Nursing school staff, including Lady Superintendent Miss McWilliams (fourth from left) posing outside in formal gowns.

Nursing School Cafeteria, c. 1940
Collection of Oshawa Public Libraries, LH 2872

The nurses-in-training lived in residences on the hospital grounds. As the school grew, so did the need for most residence space. This cafeteria is believed to have been located in McLaughlin Hall, a state-of-the-art facility at the time.

Oshawa General Hospital Nursing Class of 1951
Collection of Oshawa Public Libraries, LH 2427

By the 1950s, admission to the Nursing School had greatly increased. These graduates pose outside of Oshawa High School (today O’Neil Collegiate & Vocational Institute). The photograph was taken by Campbell’s Studio, based in Oshawa.

Nursing Students at Hospital, c. 1960
Collection of the Oshawa Public Libraries, LH 2244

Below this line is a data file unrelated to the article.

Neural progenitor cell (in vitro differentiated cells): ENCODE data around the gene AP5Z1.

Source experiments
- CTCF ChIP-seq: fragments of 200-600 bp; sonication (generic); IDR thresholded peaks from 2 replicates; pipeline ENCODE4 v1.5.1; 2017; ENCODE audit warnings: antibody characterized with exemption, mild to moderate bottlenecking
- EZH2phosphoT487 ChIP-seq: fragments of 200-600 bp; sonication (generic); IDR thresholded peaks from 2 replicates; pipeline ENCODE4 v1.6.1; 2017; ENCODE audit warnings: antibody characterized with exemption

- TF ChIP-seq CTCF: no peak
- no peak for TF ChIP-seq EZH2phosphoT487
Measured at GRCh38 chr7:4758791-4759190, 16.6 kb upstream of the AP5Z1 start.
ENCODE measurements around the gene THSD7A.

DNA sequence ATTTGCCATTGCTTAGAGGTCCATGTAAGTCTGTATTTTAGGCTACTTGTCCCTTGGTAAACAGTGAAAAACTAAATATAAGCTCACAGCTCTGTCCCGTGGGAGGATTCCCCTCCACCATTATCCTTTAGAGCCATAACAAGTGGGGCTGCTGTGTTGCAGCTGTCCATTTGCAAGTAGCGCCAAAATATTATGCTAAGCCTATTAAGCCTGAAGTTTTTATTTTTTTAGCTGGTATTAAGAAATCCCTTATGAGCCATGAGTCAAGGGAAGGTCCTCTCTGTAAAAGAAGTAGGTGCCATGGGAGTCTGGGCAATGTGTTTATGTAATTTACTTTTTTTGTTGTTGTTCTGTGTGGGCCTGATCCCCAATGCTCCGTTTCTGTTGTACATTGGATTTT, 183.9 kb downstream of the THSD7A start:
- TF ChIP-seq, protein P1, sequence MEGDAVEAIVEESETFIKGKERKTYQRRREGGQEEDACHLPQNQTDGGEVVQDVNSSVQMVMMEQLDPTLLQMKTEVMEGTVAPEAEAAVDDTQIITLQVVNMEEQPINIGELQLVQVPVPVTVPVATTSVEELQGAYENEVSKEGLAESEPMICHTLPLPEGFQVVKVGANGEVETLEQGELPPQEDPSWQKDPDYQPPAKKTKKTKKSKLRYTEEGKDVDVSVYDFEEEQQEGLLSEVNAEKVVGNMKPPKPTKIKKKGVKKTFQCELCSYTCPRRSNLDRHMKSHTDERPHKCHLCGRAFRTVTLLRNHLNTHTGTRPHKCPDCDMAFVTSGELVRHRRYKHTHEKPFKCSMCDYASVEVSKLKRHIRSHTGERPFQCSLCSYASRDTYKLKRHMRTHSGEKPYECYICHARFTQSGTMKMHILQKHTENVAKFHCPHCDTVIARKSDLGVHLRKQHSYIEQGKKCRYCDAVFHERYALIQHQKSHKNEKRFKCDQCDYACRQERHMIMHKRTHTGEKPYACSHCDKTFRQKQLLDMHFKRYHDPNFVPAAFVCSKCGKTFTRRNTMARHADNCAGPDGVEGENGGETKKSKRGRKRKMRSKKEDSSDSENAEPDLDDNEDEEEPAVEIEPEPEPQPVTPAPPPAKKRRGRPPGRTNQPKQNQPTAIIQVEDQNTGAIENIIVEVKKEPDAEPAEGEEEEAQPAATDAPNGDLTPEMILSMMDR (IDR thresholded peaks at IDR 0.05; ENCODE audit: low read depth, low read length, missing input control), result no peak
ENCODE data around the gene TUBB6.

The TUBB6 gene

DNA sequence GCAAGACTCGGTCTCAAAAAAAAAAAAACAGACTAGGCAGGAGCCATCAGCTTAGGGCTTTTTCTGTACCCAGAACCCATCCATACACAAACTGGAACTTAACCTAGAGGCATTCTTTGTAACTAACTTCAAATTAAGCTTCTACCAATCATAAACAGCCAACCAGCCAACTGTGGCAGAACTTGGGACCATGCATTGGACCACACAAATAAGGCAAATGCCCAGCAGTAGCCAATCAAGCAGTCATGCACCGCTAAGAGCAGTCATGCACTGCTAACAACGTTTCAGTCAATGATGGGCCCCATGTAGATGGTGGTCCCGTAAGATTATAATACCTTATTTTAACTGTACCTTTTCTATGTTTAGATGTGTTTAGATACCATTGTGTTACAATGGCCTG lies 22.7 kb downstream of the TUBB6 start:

View from behind a group of nursing students posing for a photo outside the hospital.

McLaughlin Hall, Nursing residence, c. 1960
Collection of Oshawa Public Libraries, LH 2403

Built in 1946 as a result of a donation by Mr. and Mrs. R. S. McLaughlin, this nurses’ residence was officially opened in November of that year. Its original address was 362 Simcoe Street North, which is now 1 Hospital Court. The building is currently used for the administrative offices of Lakeridge Health Oshawa.

Alexandra House, Nurses Residence, c. 1920
Collection of Oshawa Public Libraries, LH 2403

View from Alexandra Park of the Alexandra House nurses’ residence and the water tower that was located on the south-west corner of Alexandra St. and Simcoe St. North. The board fence in the middle of the photo marks the edge of the park property. Alexandra House was built in 1915 as a nurses’ residence. An expansion was built in 1932 to provide accommodation for 40 nurses. The water tower was removed in the late thirties or early forties. A new nurses’ residence was built by Mr. and Mrs. R. S. McLaughlin on the site in the 1940s.

Oshawa General Hospital School of Nursing Student Nursing Uniform, c. 1960
Oshawa Museum Collection, 012.5.2